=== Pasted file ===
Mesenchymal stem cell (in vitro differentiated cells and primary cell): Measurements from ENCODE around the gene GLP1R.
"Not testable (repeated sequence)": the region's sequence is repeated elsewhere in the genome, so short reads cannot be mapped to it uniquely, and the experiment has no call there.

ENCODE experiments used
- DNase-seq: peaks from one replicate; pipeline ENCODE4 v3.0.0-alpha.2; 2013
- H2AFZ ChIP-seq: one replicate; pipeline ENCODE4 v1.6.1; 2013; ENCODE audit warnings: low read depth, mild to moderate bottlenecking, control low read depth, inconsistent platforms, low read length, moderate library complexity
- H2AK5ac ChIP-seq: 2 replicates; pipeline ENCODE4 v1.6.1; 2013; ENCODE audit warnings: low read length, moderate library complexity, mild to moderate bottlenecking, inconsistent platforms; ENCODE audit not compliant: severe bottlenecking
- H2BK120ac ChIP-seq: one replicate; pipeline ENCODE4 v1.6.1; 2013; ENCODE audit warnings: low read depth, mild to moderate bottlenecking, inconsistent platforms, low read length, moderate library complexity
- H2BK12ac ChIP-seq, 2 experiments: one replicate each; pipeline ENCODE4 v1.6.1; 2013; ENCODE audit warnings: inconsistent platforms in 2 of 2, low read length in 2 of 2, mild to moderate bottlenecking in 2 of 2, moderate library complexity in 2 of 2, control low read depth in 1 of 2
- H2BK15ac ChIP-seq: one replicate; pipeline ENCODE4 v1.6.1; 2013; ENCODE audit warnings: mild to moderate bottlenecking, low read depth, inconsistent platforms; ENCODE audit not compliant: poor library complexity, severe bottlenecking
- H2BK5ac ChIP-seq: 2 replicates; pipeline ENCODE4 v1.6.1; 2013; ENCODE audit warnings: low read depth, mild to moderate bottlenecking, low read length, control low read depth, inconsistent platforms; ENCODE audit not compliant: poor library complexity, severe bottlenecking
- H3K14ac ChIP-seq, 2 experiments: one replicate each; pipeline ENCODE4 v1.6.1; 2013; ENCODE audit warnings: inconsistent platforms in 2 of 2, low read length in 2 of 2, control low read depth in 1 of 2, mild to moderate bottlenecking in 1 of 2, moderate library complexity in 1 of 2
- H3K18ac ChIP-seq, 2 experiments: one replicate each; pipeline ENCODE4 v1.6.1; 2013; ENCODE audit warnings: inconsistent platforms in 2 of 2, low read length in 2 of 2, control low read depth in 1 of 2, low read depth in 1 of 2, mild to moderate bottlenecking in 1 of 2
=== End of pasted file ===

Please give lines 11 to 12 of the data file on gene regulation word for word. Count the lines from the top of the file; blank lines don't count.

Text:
- H3K14ac ChIP-seq, 2 experiments: one replicate each; pipeline ENCODE4 v1.6.1; 2013; ENCODE audit warnings: inconsistent platforms in 2 of 2, low read length in 2 of 2, control low read depth in 1 of 2, mild to moderate bottlenecking in 1 of 2, moderate library complexity in 1 of 2
- H3K18ac ChIP-seq, 2 experiments: one replicate each; pipeline ENCODE4 v1.6.1; 2013; ENCODE audit warnings: inconsistent platforms in 2 of 2, low read length in 2 of 2, control low read depth in 1 of 2, low read depth in 1 of 2, mild to moderate bottlenecking in 1 of 2